This evolved into Talk for Health, a group programme I eventually developed and piloted with sponsorship from British Telecom (I am grateful to our sponsor Adrian Hosford , support from my colleague Simon Confino, and to Spectrum, the therapy training institute where the idea was born and shaped).
The content and approach of Talk for Health was further shaped with advice and input from a variety of experts in therapeutic talk including Gerard Egan, Andrew Bailey, Professor David Howe of UEA, Scott Miller PhD, and colleagues Tim Foskett and Jill Sluman.
It was a seven-session group programme based on skills and practices which have good evidence behind them in terms of their capacity to build well-being. It taught people how to share their inner experience, and listen and respond helpfully to others’ sharing.
It was a small pilot involving twelve people, but the results were promising. Using Scott Miller’s therapy assessment protocol (the ORS) which measures well-being across five areas of life, nine of the twelve showed marked improvements across all five measures. (The remaining three dropped out of the programme early and their final feedback could not be obtained).
As one participant put it: “This teaches you the skills that society often forgets to: how to connect to your feelings and needs, how to express this authentically and appropriately, and how to adapt your communication so that others can hear you”
It was a small step but I believe that programmes such as this could offer a cheaper and more effective solution to the growing ‘epidemic’ of loneliness, depression and anxiety that we are experiencing in this country.
On the other hand, relying on state-funded CBT therapy as a response to this problem is costly and, as Seligman points out in his latest work (2011), has limitations in its effectiveness. It has doubtful lasting benefit – its effect often ‘melting’ when treatment stops.
The latest outcomes data research on the IAPT programme show a modest 52% recovery rate (Clark et al 2008), where 65% is an average recovery rate across all forms of therapy (and the effectiveness of ‘placebo’ ranges between 45% and 55% – Seligman 2011). Important to note, this 52% rate was where professionals were assessing ‘recovery’. By contrast, it was reported that only around 10% of a qualitative sub sample reported that they felt better – and in my opinion it’s important to look at what service users say, as well as professional appraisals, if you really want to know what works.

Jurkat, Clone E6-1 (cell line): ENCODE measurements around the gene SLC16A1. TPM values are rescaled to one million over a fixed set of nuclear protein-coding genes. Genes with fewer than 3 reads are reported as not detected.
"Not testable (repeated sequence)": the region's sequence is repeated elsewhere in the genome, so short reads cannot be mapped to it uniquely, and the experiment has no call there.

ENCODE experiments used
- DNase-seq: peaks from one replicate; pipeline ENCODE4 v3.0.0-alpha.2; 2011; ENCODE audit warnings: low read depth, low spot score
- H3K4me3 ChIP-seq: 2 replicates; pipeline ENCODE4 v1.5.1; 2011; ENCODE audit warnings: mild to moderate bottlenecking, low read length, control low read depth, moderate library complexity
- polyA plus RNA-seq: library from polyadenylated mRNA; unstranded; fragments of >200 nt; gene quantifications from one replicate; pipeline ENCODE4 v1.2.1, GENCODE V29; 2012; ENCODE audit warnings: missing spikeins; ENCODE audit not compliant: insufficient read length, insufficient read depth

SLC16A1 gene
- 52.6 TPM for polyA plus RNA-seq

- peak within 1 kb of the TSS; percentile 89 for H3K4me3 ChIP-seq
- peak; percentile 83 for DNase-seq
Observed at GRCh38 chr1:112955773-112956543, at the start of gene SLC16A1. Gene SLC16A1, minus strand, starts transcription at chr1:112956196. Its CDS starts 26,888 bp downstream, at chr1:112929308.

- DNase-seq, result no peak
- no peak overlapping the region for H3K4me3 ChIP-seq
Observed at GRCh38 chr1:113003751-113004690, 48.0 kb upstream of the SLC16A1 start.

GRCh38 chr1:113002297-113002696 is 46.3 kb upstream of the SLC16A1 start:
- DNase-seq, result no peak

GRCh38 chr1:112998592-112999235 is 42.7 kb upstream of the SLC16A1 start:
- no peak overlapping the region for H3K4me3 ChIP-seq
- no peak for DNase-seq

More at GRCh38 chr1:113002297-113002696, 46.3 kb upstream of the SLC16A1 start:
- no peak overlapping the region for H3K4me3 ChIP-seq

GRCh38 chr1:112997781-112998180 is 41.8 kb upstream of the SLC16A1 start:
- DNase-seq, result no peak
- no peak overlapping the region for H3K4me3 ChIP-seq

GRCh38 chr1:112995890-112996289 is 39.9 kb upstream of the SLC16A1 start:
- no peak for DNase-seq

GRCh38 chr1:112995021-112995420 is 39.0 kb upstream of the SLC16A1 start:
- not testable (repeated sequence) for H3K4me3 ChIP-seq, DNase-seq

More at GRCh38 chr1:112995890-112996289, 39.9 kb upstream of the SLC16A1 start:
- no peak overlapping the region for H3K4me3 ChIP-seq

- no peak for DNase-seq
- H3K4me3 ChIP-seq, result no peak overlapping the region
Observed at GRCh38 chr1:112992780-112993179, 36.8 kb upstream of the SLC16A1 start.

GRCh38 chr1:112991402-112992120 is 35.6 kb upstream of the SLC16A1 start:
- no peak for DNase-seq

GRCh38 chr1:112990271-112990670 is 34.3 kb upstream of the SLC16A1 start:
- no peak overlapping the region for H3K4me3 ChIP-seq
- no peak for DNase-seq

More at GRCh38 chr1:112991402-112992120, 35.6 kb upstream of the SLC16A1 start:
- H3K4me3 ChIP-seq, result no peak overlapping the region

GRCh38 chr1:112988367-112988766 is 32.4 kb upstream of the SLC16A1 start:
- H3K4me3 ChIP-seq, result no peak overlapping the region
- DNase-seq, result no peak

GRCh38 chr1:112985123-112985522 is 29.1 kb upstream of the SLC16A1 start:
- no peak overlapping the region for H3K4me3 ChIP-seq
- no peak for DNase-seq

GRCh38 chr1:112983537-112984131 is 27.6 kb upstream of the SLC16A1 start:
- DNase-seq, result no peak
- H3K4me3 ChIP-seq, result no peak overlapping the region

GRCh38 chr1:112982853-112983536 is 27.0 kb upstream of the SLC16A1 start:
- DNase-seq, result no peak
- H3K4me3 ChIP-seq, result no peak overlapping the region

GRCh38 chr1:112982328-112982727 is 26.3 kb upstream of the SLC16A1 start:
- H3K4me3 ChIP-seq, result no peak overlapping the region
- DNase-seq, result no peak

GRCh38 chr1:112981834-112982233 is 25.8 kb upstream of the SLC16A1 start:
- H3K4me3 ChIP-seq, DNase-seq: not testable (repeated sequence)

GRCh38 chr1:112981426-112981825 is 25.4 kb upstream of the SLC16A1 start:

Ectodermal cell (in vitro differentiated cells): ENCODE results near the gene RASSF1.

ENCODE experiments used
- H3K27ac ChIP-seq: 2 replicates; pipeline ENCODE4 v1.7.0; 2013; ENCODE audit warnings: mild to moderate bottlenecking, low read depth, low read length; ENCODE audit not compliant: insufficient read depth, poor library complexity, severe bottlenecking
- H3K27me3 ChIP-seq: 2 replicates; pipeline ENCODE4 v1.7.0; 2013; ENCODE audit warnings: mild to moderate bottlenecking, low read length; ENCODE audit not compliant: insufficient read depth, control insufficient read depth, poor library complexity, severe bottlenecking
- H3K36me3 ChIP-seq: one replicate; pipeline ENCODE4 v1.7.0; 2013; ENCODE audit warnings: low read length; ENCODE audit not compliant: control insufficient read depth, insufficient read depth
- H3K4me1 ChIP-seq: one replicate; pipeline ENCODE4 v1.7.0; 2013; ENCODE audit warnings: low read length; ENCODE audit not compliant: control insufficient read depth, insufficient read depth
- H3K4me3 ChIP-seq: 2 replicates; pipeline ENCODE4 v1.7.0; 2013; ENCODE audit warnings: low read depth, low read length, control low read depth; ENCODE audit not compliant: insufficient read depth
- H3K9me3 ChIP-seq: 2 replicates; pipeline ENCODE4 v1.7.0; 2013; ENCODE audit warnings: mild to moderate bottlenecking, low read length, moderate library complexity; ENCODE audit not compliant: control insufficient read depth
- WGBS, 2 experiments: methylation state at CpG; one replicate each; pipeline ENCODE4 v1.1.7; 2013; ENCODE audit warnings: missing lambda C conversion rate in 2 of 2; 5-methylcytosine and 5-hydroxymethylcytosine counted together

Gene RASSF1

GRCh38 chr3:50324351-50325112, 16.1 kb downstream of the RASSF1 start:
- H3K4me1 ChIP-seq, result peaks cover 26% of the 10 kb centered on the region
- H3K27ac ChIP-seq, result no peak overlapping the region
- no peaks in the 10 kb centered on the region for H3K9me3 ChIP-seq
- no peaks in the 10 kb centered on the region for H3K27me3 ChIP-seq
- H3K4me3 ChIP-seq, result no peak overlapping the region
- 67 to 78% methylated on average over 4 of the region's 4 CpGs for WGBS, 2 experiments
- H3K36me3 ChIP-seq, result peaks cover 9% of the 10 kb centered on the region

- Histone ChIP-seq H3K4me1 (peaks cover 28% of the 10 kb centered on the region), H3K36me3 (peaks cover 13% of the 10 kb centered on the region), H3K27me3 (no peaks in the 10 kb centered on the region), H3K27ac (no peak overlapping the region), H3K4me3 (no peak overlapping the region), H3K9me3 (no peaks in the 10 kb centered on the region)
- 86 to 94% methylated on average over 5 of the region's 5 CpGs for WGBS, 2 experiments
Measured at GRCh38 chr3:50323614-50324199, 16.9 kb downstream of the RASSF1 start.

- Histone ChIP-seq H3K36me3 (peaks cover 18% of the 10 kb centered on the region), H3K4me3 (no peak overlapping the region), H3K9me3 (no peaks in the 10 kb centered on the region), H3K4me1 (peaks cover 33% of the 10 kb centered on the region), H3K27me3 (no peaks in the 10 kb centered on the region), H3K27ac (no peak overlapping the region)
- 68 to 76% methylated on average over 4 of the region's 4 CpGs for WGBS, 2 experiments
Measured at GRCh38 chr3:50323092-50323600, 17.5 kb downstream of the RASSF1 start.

A further and substantial problem with rolling out more therapy provision is not just its modest effectiveness but the extent to which it reinforces the notion that in addressing depression and anxiety, we are ‘treating illnesses’.
In a society where we have growing social inequality, fragmentation, declining spiritual practice, and a focus on material things as opposed to relationships and people, we have created conditions for an ‘epidemic’ of the human afflictions named depression and anxiety – as has been well documented by Halpern (2005), Layard (2006), James (2007) and Wilkinson & Pickett (2009) amongst others.
Competitiveness and materialism reduce opportunities to connect in emotionally nutritious ways – and ways that buffer against mental ‘illness’. We become more isolated, invest less time in relationships and don’t want to display vulnerability to others.
If our consequent angst is then diagnosed and treated as a malady, we are tackling the problem at the wrong end. People are surely suffering from the deficiencies of society rather than from mysteriously acquired ‘illnesses’, aren’t they? The risk is that we will continue to medicalise the unhappiness which arises out of our social conditions instead of normalizing practices which promote mental health – such as empathy and emotions-talk with close confidantes.
What if we approached the problem in a different way? Could we reintroduce to society those health-giving skills and practices of empathy and confiding, and create a growing network of people who are trained in the simple skills that enable them to give and receive effective emotional support for nothing? Perhaps then we could address the ‘epidemic’, save money and grow a resource of essential capabilities in our society.
Or as one of my research interviewees succinctly put it: “Society has become too individualistic and therapy encourages that. I don’t like the idea of people going down their own rabbit holes, it’s the wrong idea. But I want society to be more therapeutic. To know I’ll get a caring response if something goes wrong.”
* Nicky Forsythe is a researcher, psychotherapist, and sits on the advisory board of the Time To Change campaign against mental health stigma.